Welcome to the Nexus of Ethics, Psychology, Morality, Philosophy and Health Care

Welcome to the nexus of ethics, psychology, morality, philosophy and health care

Saturday, August 18, 2018

Rationalization is rational

Fiery Cushman
Uploaded July 18, 2018


Rationalization occurs when a person has performed an action and then concoct the beliefs and desires that would have made it rational. Then, people often adjust their own beliefs and desires to match the concocted ones. While many studies demonstrate rationalization, and a few theories identify its underlying cognitive mechanisms, we have little understanding of its its function. Why is the mind designed to construct post hoc rationalizations of its behavior, and then to adopt them? This design may accomplish an important task: to transfer information between the many different processes and representations that influence our behavior. Human decision-making does not rely on a single process; it is influenced by reason, habit, instincts, cultural norms and so on. Several of the processes that influence our behavior are not organized according to rational choice (i.e., maximizing desires conditioned on belief). Thus, rationalization extracts implicit information—true beliefs and useful desires—from the influence of these non-rational systems on behavior. This is not a process of self-perception as traditionally conceived, in which one infers the hidden contents of unconscious reasons. Rather, it is a useful fiction. It is a fiction because it imputes reason to non-rational psychological processes; it is useful because it can improve subsequent reasoning. More generally, rationalization is one example of broader class of “representational exchange” mechanisms, which transfer of information between many different psychological processes that guide our behavior. This perspective reveals connections to theory of mind, inverse reinforcement learning, and reflective equilibrium.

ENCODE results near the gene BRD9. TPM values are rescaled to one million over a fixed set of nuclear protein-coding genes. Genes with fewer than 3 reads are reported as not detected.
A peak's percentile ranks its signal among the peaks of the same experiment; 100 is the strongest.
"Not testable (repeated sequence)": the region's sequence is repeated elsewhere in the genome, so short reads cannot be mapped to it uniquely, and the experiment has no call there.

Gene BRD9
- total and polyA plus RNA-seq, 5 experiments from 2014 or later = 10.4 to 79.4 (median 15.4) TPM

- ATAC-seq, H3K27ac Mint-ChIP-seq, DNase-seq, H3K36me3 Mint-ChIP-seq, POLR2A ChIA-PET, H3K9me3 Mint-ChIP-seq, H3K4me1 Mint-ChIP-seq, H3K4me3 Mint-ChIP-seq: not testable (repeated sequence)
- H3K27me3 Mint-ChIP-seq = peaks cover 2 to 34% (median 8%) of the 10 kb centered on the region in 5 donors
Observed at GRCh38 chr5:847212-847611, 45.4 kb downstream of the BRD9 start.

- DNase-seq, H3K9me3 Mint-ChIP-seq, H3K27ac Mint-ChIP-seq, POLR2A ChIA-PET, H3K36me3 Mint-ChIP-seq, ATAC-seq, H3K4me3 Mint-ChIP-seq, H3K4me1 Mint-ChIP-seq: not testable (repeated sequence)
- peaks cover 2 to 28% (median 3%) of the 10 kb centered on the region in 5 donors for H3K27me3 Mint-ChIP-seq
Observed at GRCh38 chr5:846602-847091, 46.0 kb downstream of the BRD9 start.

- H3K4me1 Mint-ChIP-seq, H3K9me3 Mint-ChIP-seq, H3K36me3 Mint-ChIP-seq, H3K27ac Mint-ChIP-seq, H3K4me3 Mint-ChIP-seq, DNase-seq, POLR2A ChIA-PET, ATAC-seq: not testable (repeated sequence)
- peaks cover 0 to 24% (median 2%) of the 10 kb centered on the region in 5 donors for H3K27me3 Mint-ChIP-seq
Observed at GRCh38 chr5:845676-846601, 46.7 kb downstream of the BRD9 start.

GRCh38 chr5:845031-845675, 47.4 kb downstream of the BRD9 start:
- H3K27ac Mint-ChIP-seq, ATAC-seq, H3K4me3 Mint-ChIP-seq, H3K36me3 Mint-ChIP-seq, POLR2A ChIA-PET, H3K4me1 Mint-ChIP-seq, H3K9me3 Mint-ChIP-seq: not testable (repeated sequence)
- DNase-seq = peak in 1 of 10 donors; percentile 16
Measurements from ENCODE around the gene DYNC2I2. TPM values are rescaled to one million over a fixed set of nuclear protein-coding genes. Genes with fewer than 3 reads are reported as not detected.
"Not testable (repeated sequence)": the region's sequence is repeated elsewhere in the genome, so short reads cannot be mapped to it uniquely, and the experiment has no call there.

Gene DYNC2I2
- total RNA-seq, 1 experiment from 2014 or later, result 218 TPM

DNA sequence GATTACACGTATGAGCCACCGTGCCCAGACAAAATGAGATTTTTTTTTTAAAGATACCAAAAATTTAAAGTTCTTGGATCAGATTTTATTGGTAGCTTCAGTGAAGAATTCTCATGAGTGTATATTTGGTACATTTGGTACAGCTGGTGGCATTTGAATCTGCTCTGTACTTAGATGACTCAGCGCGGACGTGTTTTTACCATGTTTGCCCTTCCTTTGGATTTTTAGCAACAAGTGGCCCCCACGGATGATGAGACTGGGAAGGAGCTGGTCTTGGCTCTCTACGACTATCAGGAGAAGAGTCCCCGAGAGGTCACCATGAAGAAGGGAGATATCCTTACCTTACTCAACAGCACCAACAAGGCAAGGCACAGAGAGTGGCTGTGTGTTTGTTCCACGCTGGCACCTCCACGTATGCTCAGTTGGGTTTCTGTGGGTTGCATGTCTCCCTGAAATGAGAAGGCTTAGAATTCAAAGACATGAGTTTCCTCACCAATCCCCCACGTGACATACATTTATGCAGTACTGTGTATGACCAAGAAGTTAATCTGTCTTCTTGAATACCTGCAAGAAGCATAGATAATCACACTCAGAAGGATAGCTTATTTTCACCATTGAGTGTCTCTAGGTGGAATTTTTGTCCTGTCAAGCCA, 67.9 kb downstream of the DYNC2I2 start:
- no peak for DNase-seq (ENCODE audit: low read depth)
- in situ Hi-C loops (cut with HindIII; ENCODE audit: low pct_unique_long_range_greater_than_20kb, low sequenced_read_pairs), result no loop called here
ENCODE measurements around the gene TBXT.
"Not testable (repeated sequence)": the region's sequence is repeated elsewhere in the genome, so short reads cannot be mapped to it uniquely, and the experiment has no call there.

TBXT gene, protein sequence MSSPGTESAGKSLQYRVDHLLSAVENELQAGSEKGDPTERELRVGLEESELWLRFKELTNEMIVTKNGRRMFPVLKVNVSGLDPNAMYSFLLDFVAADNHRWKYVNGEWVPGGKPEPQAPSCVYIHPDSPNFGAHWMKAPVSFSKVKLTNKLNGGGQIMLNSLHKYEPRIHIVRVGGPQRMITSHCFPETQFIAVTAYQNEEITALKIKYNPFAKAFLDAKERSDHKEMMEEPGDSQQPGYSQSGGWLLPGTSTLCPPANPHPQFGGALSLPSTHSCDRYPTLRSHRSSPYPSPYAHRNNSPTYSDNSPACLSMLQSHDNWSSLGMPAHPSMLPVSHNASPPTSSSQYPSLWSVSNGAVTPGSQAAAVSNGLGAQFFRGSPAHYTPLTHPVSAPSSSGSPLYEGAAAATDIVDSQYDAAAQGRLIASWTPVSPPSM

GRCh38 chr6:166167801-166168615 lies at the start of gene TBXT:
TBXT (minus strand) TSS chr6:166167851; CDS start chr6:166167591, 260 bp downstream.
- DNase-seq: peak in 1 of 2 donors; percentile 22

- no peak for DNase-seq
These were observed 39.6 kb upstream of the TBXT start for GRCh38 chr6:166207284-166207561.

The paper is here.

Asking patients why they engaged in a behavior is another example of useful fiction.  Dr. Cushman suggests psychologists ask: What made that worth doing?

Friday, August 17, 2018

Ethical Dimensions of Caring Well for Dying Patients

Ilana Stol
AMA Journal of Ethics

Dying is a uniquely individual yet deeply shared and universal experience; it profoundly impacts perceptions of culture, personhood, and identity. For many Americans, it is also an experience widely discrepant from the one they want and envision for themselves and their loved ones.  Over the past decade, there has been growing awareness of the incongruence between the way Americans say they want to die and how they actually do.  But while most would agree that this reality is not the ideal that clinicians or patients strive for, what is less agreed upon is what the roles of clinicians and patients should be in defining what actually constitutes dying and good care of dying people. What do patients and clinicians need to know about dying and care at the end of life? What barriers exist to accessing and employing this knowledge in the face of difficult decisions?

To best answer these questions, it is useful to examine the social structures and supports already in place for end-of-life care and to understand how they are being utilized. To begin with, hospital palliative care programs are expanding rapidly in order to meet the physical and emotional needs of patients with serious or terminal illness. Robust evidence now exists demonstrating that early palliative care improves the dying experience for both patients and families while generally reducing health care costs and potentially prolonging survival. Despite these facts, there is significant variation in physician practice in the care of patients at the end of life and a general consensus that palliative and hospice care are underutilized by physicians.